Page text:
tactics during the protests in the District. Federal agencies
including the FBI and Secret Service have been gathering intelligence
and coordinating tactics.

Organizers accuse law enforcement of overly aggressive surveillance.
Reporters in Philadelphia spotted two men who refused to identify
themselves photographing protesters gathering for a meeting.
Protesters said the men had been taking pictures for weeks.

"I have been photographed extensively," said Michael Morrill,
executive director of the Pennsylvania Consumer Action Network and the
organizer of Unity 2000, a permitted march the day before the
Republican convention. "It's really frightening because it's clearly
meant to intimidate, and that shouldn't be the role of the police or
any government agency."

At a recent Unity 2000 news conference, according to Morrill, men with
video cameras said they were with the FBI and the Secret Service.
Spokesmen for those agencies declined to comment.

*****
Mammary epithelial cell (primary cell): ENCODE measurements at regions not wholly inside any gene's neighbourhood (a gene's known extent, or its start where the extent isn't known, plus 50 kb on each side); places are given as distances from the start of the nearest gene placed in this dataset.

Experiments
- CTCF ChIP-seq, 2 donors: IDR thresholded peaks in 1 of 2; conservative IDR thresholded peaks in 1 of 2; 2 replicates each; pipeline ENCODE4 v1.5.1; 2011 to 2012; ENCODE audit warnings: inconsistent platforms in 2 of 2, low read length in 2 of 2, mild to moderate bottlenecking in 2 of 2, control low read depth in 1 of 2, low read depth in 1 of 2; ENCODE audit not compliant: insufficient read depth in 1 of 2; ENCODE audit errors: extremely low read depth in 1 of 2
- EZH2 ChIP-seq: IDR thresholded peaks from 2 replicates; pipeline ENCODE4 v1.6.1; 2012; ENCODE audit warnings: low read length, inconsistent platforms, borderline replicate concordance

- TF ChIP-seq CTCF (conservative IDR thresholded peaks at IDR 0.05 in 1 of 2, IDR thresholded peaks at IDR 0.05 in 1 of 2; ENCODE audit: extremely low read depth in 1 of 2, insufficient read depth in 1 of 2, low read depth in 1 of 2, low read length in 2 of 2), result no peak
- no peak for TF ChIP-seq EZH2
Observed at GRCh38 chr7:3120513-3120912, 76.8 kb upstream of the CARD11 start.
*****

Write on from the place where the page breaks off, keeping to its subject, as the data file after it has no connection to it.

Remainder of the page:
The Philadelphia City Council just passed an ordinance outlawing the
wearing of masks by anyone intending to intimidate or commit a crime.
"How the police are going to tell what anybody is thinking beats me,"
said Stefan Presser, legal director for the Pennsylvania branch of the
American Civil Liberties Union.

At A16, bandanas soaked in vinegar were a favorite device to ward off
the effects of pepper spray--and they were also used by some vandals
to conceal their identities. Presser said he already has legal papers
drawn up to take into federal court "within a matter of minutes" if
Philadelphia police use tactics employed by the D.C. police, such as
wholesale arrests of everyone on a single block.

Police in Philadelphia have firm ideas about what potential
troublemakers look like: "young white males and females . . .
especially those who dress in rag-tag clothing and dye their hair in
multi-colors," according to a tip sheet uncovered by the Philadelphia

The stereotype stings. Organizers were embarrassed by the relative
lack of minorities among the ranks in Seattle and the District. "We
anticipate this is not going to be one of those demonstrations where
afterwards people say, 'Where were all the people of color?' " Morrill

On a recent evening in a Quaker meeting hall in Center City,
Philadelphia, Morrill is addressing about 80 people planning the Unity